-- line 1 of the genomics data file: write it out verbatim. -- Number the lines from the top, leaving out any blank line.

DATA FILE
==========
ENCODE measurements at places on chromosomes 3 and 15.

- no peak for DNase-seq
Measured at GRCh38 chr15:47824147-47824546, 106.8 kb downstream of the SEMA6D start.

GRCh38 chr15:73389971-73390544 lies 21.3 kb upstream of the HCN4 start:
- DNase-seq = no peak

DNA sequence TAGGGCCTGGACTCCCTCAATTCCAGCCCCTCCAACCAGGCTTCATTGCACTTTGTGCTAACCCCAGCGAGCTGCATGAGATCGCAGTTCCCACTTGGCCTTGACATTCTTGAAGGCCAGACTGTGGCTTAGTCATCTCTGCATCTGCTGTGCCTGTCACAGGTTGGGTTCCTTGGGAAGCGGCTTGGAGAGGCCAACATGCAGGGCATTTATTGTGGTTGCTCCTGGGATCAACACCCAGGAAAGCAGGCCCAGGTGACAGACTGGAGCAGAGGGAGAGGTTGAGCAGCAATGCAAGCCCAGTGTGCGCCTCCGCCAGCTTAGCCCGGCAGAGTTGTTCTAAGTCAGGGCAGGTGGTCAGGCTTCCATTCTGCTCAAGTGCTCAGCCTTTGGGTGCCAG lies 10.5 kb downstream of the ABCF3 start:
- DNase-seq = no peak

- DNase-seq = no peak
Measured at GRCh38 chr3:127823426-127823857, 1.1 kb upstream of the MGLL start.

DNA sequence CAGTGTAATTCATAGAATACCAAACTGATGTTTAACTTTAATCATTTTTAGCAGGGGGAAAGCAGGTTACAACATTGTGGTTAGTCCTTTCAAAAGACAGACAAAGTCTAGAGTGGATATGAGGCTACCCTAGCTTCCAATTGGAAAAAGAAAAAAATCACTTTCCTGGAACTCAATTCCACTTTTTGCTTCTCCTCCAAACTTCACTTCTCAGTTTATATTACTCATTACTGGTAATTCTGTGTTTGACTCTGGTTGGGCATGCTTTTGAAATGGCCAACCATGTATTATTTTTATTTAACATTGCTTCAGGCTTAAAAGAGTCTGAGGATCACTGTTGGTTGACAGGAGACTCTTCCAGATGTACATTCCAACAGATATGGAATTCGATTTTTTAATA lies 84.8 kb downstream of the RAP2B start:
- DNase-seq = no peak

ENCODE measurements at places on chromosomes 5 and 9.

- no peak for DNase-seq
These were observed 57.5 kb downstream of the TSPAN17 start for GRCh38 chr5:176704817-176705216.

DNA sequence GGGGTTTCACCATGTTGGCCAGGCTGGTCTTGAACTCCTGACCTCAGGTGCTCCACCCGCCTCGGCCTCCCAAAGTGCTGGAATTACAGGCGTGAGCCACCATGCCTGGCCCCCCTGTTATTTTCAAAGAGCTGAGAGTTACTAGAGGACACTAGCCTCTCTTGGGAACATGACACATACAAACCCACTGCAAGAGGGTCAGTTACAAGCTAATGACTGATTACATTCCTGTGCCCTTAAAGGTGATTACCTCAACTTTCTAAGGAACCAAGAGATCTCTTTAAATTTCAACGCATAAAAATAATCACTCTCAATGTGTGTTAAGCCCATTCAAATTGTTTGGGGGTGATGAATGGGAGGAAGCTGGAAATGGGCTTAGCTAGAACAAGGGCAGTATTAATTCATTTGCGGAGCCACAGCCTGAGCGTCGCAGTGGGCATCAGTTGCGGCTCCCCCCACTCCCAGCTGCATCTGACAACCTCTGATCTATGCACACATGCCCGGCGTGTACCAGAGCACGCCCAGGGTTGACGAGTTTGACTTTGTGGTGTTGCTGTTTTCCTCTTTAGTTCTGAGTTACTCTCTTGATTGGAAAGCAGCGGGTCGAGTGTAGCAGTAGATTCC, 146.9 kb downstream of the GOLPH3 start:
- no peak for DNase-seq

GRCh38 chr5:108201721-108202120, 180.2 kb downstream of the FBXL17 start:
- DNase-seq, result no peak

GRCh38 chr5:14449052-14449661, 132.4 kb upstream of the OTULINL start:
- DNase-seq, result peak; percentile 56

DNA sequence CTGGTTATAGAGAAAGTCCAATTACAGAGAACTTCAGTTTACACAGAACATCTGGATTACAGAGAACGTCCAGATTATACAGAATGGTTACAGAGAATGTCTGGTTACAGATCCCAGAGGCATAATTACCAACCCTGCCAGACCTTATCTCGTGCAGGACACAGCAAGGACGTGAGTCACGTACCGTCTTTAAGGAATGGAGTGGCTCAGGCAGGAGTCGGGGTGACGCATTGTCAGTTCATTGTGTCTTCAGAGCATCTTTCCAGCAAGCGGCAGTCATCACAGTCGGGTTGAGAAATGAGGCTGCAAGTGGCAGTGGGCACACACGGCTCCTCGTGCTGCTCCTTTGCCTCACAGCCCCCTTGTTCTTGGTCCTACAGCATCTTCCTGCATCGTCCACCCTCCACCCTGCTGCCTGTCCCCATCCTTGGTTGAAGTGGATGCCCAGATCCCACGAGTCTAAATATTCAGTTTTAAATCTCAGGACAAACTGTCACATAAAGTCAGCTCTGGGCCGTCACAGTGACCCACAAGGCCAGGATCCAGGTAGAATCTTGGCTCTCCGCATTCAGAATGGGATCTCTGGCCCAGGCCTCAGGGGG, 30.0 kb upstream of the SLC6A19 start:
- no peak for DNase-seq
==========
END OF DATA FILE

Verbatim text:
ENCODE measurements at places on chromosomes 3 and 15.